A hostage situation at Venezuela’s Tocuyito prison ended last month when authorities agreed to transfer hundreds of prisoners to another facility. In an email interview, Chris Birkbeck, a specialist in criminal justice in Latin America at the University of Salford, discussed South America’s prison systems.
WPR: Broadly speaking, what are the major problems facing the prison systems in South America?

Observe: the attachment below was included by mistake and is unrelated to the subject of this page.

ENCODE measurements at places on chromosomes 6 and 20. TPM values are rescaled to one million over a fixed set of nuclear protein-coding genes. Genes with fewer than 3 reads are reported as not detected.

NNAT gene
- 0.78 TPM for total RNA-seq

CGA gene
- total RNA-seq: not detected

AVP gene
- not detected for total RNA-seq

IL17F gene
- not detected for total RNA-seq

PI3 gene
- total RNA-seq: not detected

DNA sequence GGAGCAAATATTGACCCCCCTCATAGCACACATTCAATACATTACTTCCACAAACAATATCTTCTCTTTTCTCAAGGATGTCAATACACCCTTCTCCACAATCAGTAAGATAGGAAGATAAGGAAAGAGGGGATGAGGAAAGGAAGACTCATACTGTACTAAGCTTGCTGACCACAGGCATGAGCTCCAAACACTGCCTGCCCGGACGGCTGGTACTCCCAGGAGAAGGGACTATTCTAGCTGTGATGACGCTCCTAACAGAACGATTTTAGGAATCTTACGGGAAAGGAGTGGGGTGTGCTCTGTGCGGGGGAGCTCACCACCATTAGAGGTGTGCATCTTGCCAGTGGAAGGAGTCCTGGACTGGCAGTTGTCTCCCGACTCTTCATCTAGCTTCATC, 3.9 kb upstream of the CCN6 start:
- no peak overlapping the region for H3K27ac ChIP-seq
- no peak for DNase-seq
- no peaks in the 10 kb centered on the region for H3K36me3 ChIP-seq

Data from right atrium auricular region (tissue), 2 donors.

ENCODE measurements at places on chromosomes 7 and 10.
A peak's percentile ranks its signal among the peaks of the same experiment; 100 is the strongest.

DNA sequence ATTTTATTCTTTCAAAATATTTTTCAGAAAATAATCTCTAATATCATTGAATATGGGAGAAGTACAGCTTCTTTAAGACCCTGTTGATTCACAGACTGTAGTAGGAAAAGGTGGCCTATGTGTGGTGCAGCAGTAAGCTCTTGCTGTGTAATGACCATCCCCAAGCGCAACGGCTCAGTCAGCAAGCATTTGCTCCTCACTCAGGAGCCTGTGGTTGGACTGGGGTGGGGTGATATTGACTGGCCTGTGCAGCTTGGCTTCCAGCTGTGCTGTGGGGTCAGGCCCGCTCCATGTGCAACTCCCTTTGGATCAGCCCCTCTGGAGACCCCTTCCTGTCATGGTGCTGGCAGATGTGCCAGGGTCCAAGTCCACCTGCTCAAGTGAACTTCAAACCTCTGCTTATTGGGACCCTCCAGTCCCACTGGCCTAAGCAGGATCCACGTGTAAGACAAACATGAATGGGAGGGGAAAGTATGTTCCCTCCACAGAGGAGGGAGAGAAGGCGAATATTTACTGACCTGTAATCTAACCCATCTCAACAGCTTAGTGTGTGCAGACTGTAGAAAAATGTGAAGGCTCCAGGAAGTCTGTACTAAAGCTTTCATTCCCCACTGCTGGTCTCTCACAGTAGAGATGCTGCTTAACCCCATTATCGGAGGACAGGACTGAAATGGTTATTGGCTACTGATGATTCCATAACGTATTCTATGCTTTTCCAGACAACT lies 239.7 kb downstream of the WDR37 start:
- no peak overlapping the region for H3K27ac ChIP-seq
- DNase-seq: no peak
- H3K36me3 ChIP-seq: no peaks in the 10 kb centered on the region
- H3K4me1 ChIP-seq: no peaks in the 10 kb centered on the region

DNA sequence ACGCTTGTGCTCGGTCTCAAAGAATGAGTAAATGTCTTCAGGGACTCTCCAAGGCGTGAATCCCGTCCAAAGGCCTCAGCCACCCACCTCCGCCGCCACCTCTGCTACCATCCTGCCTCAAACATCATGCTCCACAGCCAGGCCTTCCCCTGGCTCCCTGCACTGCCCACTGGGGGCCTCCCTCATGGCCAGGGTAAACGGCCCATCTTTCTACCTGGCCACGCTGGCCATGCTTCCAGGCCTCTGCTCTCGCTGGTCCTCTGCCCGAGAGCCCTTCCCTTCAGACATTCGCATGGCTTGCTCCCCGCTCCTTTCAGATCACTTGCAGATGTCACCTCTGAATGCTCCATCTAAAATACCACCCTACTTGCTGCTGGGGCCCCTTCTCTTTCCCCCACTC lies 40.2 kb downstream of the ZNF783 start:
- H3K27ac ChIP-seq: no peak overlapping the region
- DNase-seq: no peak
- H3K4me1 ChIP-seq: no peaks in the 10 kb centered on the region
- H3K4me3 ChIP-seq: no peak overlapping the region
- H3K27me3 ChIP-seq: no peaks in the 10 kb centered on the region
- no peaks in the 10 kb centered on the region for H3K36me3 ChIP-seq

Chris Birkbeck: The biggest problem is the lack of control over inmates inside each establishment. Internal, often coercive, control is in the hands of prisoners, in some cases with the tacit recognition of the administration, but it is often contested between groups, with highly violent outcomes. Additionally, decisions about confinement and release all rest with the judiciary, which is generally inefficient. Prisons are effectively judicial internment centers, and the attention of all -- prisoners, prison staff and judges -- is focused on release rather than confinement. As a result, little sense or meaning pertains to time spent in prison, and there is correspondingly little concern for the conditions found there, despite the best efforts of reformers and enlightened bureaucrats.